Two more significant cellular changes associated with HD are a general increase in neuron death and an increase in neuron vulnerability to excitotoxicity, the damage caused by overactivity11. To determine whether the Q97CRE mice displayed higher instances of age-related cell death, Molero et al. stained brain sections of 9-month-old mice from each of the three groups with a stain that colors dying neurons, and then counted the colored cells. The brains of Q97 mice showed the greatest number of dying neurons, followed closely by those of the Q97CRE mice. The control mice brains showed, by far, the fewest number of dying neurons. To test vulnerability to excitotoxicity, Molero et al. injected mouse brains with a substance that overexcites the neurons and then measured the size of the resulting lesions (damaged areas of the brains) in each group. Following in the trend of the neuron death data, the Q97 mice had the largest lesions, followed closely by the Q97CRE mice, with the control mice having significantly smaller lesions than the other two groups. Due to similarities in the data between the Q97 and Q97CRE mice, Molero et al. concluded that developmental changes due to the mutant Huntingtin gene are able to cause the cell vulnerabilities and death associated with HD.

 

Due to the many similarities in motor symptoms and cellular changes between the Q97 and Q97CRE mice found in this study, Molero et al. made the conclusion that developmental alterations caused by the mutated Huntingtin gene can cause the development and progress of HD. (Fig. 2). By showing a new way in which HD can progress, Molero et al.’s study has the potential to drastically impact the direction of future HD treatment research. If medications that combat the effects of proteins will have little effect on HD progression, a potential implication of this study, then there is little point in developing those therapies. Continued research into this topic could look into comparing the motor function and neuron activity of mice that have the mutant Huntingtin gene removed post birth with mice that have undergone promising Huntingtin protein-focused HD treatments, such as one outlined by Ochaba et al.12 It would also be interesting to determine if cellular structures and pathways that have been shown to be disrupted by mutant Huntingtin proteins (in studies such as one by Gasset-Rosa et al.2) are also disrupted in mice that have the mutant Huntingtin gene removed post-birth. If not, it would be interesting to see what impact the preservation of these structures and processes have on the progression of HD. Regardless, Molero et al.’s study shines a new light on a disease which affects more than 300,000 Americans every year, and perhaps through a better understanding of the mechanisms by which HD effects the brain, more comprehensive and effective treatments can be made.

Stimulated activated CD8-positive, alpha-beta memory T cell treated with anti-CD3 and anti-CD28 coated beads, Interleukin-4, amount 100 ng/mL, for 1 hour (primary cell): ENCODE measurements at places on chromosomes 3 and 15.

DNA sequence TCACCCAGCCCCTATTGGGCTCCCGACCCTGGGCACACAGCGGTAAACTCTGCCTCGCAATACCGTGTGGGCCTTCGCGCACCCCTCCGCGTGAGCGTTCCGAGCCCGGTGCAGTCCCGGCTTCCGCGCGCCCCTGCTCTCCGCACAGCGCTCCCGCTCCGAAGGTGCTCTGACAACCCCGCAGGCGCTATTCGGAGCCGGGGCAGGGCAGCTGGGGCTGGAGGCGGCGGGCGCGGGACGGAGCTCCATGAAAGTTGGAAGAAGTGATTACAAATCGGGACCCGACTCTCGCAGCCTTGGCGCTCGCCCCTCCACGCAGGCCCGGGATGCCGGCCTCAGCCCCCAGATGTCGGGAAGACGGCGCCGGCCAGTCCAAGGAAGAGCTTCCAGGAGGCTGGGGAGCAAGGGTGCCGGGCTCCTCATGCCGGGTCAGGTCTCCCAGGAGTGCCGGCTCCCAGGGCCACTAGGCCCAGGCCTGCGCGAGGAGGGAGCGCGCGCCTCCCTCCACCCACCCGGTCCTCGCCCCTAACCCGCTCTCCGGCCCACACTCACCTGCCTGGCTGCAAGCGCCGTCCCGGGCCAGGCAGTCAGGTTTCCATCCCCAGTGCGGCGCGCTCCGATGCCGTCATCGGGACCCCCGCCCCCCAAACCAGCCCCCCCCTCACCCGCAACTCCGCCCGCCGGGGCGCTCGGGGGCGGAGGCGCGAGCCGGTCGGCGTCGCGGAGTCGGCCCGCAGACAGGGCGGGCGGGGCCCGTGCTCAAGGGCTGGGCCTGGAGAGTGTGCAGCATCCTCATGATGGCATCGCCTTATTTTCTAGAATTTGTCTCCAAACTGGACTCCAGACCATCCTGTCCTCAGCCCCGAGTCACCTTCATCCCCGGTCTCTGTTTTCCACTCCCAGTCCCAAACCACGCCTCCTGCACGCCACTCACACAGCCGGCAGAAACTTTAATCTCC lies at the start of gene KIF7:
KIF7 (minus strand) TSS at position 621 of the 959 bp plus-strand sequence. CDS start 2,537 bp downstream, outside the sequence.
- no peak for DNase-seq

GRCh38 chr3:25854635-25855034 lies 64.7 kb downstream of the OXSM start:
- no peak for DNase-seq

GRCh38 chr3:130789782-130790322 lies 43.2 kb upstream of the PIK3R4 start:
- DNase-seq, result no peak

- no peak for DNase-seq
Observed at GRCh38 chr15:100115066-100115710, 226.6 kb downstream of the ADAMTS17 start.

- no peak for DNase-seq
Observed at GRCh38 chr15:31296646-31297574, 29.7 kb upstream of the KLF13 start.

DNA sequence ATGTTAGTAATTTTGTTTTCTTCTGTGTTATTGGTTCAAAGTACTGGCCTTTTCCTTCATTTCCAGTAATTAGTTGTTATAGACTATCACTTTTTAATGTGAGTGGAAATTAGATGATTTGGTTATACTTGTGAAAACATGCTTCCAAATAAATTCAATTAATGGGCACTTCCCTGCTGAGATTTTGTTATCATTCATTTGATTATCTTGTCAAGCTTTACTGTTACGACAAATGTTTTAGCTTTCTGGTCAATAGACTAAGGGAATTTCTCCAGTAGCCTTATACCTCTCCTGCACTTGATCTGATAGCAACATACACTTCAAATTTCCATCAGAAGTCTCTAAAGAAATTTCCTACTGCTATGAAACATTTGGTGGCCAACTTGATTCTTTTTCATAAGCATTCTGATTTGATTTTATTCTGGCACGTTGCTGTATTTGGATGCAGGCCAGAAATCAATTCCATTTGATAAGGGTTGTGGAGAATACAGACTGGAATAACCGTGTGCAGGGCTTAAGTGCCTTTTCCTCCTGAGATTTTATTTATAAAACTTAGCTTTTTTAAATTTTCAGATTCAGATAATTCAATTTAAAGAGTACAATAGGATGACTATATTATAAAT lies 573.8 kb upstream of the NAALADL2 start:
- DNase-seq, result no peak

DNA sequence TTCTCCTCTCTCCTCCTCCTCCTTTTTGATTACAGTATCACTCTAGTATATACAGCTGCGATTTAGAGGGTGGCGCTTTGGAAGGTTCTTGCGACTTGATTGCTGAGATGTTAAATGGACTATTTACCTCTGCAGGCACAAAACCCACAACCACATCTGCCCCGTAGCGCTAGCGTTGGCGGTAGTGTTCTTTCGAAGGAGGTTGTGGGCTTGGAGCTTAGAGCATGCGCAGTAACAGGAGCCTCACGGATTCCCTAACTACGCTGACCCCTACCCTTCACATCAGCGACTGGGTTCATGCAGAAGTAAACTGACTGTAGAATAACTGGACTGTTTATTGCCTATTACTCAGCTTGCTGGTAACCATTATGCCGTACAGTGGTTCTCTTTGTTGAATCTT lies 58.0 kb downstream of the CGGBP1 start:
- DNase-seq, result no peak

Figure 2: New Mechanism of HD ProgressionMcMahon Fig 2

Molero et al. showed in their study that the production and accumulation of mutant Huntingtin proteins is not necessary to the progression of HD. Instead it is shown that developmental alterations cause by the mutant Huntingtin gene, which effect the creation and formation of several types of brain cell, are able to cause most of the same symptoms and changes occur in HD normally, without the presence of mutant Huntingtin proteins.

 

References

  1. Reiner, A., Dragatsis, I., Zeitlin, S., & Goldowitz, D. (2003). Wild-type Huntingtin plays a role in brain development and neuronal survival. Molecular Neurobiology, 28, 259-275. doi:10.1385/mn:28:3:259
  2. Gasset-Rosa, F., Chillon-Marinas, C., Goginashvili, A., Atwal, R. S., Artates, J. W., Tabet, R., … Lagier-Tourenne, C. (2017). Polyglutamine-expanded Huntingtin exacerbates age-related disruption of nuclear integrity and nucleocytoplasmic transport. Neuron, 94, 48-57.e44. doi:10.1016/j.neuron.2017.03.027
  3. Enokido, Y., Tamura, T., Ito, H., Arumughan, A., Komuro, A., Shiwaku, H., … Okazawa, H. (2010). Mutant Huntingtin impairs ku70-mediated dna repair. The Journal of Cell Biology, 189, 425.
  4. Molero, A. E., Gokhan, S., Gonzalez, S., Feig, J. L., Alexandre, L. C., & Mehler, M. F. (2009). Impairment of developmental stem cell-mediated striatal neurogenesis and pluripotency genes in a knock-in model of huntington’s disease. Proceedings of the National Academy of Sciences, 106, 21900.